The kiwifruit sector is smarting at a decision by the Court of Appeal to uphold a ruling that will more than double the rates bill for many orchardists in the Gisborne district.
The Court of Appeal upheld an earlier High Court decision allowing Gisborne District Council (GDC) to include the value of SunGold kiwifruit licences in property valuations for rating purposes.
The court ruling left the sector contemplating the wider implications of the decision across the entire country, amid fears of significant rates increases that will accompany the licence’s inclusion.
Gisborne kiwifruit grower Tim Tietjen led the pushback against the proposal, with support from NZ Kiwifruit Growers Incorporated (NZKGI).
He said he had been hopeful the appeal would be successful but is now contemplating a doubling of his rates bill from about $4000 to $8000 on his 5.8ha orchard, which includes 3.1ha of SunGold fruit.
With SunGold licences valued at about $800,000 a hectare at the last tender round, including them in his property’s valuation is an additional $2.5 million on its capital value.
“And that comes when the average Gisborne District rates increase has been about 7%.”
The action by Gisborne District Council commenced three years ago. But Tietjen said the economic landscape was significantly different then, when returns were higher, costs lower and the area had enjoyed a good run of growing seasons.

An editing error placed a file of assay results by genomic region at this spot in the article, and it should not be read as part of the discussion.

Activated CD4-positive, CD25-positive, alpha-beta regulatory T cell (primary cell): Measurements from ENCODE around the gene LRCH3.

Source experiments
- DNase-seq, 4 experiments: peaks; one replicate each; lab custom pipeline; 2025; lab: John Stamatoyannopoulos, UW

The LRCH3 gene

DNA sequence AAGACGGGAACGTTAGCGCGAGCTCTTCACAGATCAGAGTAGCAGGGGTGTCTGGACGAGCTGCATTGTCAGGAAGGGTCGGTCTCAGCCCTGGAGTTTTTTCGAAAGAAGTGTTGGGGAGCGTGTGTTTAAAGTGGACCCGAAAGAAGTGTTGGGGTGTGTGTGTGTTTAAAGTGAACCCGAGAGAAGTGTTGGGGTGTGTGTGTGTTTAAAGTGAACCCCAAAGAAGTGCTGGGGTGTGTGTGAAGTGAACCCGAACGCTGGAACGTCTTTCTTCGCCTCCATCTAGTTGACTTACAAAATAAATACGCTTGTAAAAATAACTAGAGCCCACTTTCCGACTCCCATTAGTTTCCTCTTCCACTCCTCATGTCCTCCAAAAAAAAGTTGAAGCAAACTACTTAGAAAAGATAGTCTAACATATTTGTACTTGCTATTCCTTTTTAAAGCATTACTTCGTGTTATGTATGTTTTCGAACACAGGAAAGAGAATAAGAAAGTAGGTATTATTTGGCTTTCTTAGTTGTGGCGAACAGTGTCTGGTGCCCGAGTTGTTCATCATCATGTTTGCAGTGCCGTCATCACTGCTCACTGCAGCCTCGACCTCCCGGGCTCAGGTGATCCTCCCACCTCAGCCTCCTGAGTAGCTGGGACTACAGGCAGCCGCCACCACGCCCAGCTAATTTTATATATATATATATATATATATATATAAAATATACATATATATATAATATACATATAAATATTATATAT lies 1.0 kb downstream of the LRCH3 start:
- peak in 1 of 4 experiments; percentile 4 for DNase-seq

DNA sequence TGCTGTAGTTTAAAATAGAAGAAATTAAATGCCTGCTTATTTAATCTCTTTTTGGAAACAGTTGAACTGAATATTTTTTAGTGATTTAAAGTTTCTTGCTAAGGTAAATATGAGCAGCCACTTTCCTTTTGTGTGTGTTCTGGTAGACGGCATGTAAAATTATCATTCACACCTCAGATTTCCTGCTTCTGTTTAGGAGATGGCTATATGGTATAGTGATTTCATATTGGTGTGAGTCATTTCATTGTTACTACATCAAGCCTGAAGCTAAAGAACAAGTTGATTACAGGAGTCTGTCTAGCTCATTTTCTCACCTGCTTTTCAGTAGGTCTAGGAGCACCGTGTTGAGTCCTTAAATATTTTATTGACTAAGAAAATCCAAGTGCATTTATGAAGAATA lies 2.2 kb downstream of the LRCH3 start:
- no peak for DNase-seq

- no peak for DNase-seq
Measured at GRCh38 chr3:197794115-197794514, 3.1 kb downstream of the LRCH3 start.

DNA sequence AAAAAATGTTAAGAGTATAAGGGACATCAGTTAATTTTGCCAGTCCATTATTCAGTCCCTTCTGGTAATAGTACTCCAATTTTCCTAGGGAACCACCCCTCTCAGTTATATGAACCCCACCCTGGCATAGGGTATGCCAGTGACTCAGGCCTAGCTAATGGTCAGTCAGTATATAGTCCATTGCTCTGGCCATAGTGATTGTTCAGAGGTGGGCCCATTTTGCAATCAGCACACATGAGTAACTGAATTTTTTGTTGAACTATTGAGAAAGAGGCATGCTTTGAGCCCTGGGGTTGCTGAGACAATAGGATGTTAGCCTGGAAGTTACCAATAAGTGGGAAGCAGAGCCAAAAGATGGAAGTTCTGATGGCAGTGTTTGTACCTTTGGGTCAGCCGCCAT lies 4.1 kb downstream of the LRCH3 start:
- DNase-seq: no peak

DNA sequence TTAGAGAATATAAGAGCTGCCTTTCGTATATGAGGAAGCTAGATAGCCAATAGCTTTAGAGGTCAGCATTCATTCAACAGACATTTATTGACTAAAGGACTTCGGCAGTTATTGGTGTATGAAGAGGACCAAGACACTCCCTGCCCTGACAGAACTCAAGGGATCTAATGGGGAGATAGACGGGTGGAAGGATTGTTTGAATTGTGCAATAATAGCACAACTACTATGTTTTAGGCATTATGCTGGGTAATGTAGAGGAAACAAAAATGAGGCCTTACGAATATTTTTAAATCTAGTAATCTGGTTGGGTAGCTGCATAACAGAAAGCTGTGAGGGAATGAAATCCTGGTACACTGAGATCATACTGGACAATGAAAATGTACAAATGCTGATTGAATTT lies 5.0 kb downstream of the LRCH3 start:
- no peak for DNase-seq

He said he knows of a couple of SunGold orchards that have had only two seasons’ harvest history and are still to reach full potential, and have been severely impacted by Cyclone Gabrielle with flooding and silting.
“This is hard when we are told as horticultural growers we are a valued part of the primary sector here in Gisborne,” he said.
He said the likes of apple growers may also need to consider whether their licence values will be capitalised into their property values in coming years.
NZGKI CEO Colin Bond said the group will continue to push back against the proposed rates hike. He said NZKGI is busy working through options for the sector in coming days.
Farmers Weekly understands other district councils with ratepaying kiwifruit orchards have been watching the legal to and fro closely before following GDC’s decision.
Last year Western Bay of Plenty District Council’s acting finance manager told Farmers Weekly that his council will be communicating with ratepayers the process once final wider revaluation decisions have been made.
Western Bay of Plenty District Council’s catchment accounts for almost 80% of the national crop.